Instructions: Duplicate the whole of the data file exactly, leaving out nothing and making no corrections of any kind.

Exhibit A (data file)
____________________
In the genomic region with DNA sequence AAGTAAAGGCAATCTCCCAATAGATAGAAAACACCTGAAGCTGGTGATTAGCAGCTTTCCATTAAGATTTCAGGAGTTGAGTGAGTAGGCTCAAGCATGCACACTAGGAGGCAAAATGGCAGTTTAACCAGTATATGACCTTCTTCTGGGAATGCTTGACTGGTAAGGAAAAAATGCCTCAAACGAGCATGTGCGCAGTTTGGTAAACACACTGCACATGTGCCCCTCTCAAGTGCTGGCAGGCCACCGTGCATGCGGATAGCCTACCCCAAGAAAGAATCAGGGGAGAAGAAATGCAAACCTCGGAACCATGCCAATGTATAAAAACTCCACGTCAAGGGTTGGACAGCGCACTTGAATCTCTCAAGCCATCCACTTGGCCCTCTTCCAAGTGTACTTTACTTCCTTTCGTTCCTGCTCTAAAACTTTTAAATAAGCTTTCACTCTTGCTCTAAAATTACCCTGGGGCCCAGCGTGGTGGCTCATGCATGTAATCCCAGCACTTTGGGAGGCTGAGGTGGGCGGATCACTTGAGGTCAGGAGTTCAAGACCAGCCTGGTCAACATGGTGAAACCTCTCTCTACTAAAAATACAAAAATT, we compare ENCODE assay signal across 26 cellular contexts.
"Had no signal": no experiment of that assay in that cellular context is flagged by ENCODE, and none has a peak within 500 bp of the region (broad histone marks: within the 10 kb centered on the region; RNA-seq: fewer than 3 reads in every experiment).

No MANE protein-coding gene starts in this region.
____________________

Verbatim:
In the genomic region with DNA sequence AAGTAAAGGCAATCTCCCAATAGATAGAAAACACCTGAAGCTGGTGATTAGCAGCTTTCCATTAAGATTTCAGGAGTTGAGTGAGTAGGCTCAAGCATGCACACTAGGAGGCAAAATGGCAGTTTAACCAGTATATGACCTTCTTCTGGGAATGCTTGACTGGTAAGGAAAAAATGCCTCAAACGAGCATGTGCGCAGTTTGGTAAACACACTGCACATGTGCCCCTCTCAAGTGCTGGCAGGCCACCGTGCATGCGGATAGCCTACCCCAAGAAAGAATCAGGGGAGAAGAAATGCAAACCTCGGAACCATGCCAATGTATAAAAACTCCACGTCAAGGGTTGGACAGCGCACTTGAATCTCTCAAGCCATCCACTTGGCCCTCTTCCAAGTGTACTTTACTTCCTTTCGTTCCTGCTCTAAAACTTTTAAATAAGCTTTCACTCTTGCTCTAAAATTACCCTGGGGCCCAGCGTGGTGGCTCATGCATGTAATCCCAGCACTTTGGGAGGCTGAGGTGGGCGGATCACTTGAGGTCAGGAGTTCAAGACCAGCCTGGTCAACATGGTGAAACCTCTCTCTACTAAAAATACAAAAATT, we compare ENCODE assay signal across 26 cellular contexts.
"Had no signal": no experiment of that assay in that cellular context is flagged by ENCODE, and none has a peak within 500 bp of the region (broad histone marks: within the 10 kb centered on the region; RNA-seq: fewer than 3 reads in every experiment).

No MANE protein-coding gene starts in this region.